Keeping a pet can be great for combatting loneliness as they may help you to feel needed and can also be a source of companionship. People might feel lonely for a variety of reasons such as loss of a loved one, aging, moving away from family and friends, marriage breakdown or divorce. It’s even possible to feel completely alone when you are surrounded by others, especially if you have depression, feel misunderstood or uncared for. Pets can help as they are often very reliant on their humans for care and attention, and, depending on the type of animal chosen and their temperament, might also offer unconditional love and affection towards their owner.
Additionally, having a pet gives you something else to think about when you are finding yourself consumed by negative thoughts and are therefore a great distraction when you are struggling with anxiety or depression. Obviously, some animals need more attention than others and dogs have been found to be particularly good at offering emotional support to their owners at times of difficulty.
helps you make friends and improves your social life
The obvious pet that comes to mind for this one is a dog where there’s the potential to meet other dog owners in the park or other place that you take then for walkies and get chatting either about your own pets or about other common topics such as the weather. However, you can also make virtual friends online by joining a group on Facebook dedicated to your furry, feathered or scaly friend. For example, I belong to a Hamster group where we share cute or funny pics of our little ones, discuss any issues we might be having and console each other during times of loss. You can also share images on Instagram – I personally use #hamstergram, #hamsterlife, #hamstersofinstagram etc and gorge on cuteness from other members. And there are even little videos to like and comment on.
can substantially improve your mood
Pets can be great for elevating your mood and making you feel happier. I certainly found this to be true when I was struggling with depression, but even if your low mood is just temporary and due to, for example, a bad day at work or a particularly stressful commute home, a pet can be a great tonic. Also, studies have shown that making eye contact with your choice of creature can stimulate the production of oxytocin aka the love hormone whilst spending time together can boost serotonin, a substance which regulates mood as well as supporting a range of other aspects of wellbeing.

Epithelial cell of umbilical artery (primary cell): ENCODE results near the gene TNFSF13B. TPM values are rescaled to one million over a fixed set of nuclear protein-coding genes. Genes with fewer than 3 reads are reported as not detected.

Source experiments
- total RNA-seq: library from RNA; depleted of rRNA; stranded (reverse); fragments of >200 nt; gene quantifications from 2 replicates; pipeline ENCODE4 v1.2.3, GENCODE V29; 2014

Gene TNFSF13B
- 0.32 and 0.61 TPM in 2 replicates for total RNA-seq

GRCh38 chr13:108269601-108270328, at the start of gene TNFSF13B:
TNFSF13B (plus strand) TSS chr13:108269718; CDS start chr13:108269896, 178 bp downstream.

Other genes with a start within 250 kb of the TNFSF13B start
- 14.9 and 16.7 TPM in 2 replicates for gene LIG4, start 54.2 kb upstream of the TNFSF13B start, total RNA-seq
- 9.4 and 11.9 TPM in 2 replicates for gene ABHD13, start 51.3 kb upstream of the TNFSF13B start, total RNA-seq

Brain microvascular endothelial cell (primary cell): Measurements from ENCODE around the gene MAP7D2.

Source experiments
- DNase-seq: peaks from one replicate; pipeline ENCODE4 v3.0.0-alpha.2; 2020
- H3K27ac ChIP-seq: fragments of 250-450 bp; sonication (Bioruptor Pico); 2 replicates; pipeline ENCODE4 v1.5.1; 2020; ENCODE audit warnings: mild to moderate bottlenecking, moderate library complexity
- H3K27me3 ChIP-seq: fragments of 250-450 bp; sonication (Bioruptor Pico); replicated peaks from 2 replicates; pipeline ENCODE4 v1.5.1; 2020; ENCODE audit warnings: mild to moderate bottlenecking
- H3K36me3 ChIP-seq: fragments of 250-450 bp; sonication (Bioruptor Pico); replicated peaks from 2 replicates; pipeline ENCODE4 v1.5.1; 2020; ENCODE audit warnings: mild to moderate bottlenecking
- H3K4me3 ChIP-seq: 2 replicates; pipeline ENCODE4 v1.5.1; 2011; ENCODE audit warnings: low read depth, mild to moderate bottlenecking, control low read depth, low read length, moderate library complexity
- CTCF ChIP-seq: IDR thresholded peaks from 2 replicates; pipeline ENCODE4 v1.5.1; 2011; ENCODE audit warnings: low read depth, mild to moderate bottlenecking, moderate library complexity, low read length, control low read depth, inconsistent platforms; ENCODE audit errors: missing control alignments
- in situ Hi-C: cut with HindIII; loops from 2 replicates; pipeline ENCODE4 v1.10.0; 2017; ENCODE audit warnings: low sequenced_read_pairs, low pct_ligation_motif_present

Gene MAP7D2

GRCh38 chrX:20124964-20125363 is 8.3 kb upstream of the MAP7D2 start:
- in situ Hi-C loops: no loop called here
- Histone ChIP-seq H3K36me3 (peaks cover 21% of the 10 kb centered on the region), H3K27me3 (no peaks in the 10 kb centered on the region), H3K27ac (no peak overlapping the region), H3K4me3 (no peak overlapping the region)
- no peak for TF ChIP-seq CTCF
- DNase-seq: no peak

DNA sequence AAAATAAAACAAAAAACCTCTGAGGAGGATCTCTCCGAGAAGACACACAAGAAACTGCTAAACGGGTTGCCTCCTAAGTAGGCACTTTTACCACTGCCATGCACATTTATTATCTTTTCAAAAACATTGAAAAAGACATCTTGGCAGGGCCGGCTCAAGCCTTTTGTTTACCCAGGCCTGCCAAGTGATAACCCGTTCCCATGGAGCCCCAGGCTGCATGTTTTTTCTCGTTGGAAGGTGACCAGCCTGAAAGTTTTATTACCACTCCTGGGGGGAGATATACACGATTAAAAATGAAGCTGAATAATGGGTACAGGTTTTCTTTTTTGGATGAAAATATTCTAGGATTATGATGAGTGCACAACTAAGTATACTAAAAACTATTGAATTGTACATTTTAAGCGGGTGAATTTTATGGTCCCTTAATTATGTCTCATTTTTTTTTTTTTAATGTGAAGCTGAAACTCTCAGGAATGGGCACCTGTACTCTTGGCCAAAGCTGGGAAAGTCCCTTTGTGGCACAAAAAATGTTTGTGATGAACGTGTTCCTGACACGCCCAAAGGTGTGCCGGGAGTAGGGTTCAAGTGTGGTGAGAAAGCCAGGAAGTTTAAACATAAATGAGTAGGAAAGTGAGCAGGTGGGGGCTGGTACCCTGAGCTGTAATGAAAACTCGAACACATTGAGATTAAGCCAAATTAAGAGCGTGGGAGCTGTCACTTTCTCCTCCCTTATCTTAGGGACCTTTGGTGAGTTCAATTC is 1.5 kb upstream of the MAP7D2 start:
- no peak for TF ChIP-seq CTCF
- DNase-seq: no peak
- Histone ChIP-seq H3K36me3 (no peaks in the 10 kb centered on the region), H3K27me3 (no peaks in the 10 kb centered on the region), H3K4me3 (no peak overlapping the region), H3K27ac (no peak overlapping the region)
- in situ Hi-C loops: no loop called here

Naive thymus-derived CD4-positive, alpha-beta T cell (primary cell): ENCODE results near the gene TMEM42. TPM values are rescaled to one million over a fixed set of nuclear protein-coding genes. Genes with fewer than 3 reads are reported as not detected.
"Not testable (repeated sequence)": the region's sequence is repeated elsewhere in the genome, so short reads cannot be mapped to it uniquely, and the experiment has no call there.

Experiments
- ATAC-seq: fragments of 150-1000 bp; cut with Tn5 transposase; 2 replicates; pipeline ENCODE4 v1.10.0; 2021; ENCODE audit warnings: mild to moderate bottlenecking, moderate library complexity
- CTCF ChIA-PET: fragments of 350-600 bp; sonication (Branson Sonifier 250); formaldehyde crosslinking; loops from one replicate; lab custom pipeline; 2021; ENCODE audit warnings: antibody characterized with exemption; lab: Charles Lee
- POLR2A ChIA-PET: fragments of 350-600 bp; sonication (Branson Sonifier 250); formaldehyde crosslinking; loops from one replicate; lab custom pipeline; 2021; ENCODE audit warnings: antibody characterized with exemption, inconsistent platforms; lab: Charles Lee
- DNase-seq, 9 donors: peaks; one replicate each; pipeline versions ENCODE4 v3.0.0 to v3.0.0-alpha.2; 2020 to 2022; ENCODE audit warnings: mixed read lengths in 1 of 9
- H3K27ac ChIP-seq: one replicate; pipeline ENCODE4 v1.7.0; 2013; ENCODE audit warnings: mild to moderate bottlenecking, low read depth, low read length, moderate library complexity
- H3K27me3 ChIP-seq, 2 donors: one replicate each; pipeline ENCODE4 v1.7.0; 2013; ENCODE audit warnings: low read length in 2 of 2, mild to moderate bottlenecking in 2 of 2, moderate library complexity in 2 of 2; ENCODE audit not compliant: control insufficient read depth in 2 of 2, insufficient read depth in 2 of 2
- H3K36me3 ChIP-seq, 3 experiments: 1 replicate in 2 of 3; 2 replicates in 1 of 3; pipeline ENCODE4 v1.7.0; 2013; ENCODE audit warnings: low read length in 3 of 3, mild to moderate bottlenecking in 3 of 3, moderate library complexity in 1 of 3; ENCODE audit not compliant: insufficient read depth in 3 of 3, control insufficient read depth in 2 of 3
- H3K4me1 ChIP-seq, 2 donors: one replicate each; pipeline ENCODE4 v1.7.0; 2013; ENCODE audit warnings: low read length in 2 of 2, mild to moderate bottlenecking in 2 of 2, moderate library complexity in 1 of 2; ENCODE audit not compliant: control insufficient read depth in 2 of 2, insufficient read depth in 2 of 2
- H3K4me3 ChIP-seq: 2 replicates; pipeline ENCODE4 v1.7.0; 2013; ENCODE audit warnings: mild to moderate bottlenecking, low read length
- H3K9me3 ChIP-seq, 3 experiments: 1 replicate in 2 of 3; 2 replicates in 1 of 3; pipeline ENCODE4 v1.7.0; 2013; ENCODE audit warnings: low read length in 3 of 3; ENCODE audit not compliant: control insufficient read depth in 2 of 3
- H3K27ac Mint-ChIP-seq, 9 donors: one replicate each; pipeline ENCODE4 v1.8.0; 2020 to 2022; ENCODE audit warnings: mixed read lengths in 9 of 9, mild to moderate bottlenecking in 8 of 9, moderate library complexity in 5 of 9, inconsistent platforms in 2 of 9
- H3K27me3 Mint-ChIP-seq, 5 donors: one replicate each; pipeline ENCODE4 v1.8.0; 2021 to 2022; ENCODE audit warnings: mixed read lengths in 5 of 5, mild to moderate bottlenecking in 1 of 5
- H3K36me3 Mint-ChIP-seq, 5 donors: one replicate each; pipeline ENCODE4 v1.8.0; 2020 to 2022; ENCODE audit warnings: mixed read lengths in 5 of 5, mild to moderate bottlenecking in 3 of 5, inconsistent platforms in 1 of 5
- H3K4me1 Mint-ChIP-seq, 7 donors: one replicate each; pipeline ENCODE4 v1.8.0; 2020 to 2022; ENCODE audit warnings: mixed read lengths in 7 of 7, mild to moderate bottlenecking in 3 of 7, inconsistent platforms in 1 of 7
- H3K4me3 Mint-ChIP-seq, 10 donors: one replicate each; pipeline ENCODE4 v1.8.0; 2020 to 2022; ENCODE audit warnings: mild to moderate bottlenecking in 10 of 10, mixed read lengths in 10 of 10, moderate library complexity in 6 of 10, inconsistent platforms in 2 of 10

provides sensory stress relief and help you unwind
I love having cuddles with Rosie and sitting her on my knee for a stroke. Petting a furry friend has been shown to be a really soothing activity and one which helps release the stresses of the day. Now, you might say, but I keep fish, I can hardly get them out of the tank for some close one-to-one time, but you can still use your other senses to help you relax. For example, watching tropical fish as they glide around their environment or watching them feed or weave through the plants can create a sense of real calm and relaxation. In fact, that’s why they are sometimes found in the waiting room of a dental surgery or in hospitals. Other pets in tanks, such as stick insects, can also be fascinating to watch as they feed on leaves or blend in to their surroundings.
And even if you don’t have the time or energy to invest in a pet of your own, you can still enjoy wonderful sensory experiences by appreciating visitors to your garden. Simply observing a bee sneaking inside flowers, doing its waggle dance to collect pollen and smother its back legs with bright yellow can be a delight for your eyes. Hearing bird song as you relax on a garden chair may be just the kind of amazing tune that your ears need after a busy day.
helps to improve your relationships
Research has shown that keeping a pet can help strengthen your relationship with your partner and even your kids. According to my reading, whether you already feel pretty close to your loved ones or not, having a pet is something you both have in common and this creates a new bond where you both share similar feelings and sentiments. This certainly holds true for my husband and I as we often spent time interacting with Rosie together and she is regularly the subject of discussion on an evening when she is up to her usual antics!
Things to consider before you get a pet
Of course, before you all rush out and get yourself a new pet, you need to make sure that you have time for one and that you know all about the type of creature you are thinking of getting. Some basic questions to ask yourself could include:
how long does this pet live on average?
what does the pet like to eat?
how much exercise does it need?
which habitat is required to keep the pet healthy?
what basic equipment is required to keep this type of pet?
how much does it cost to keep this pet per week or year?
how big does it get?
do I have enough time to properly care for this pet?
All pets require some form of commitment, so make sure you’re able to make one before purchasing or adopting!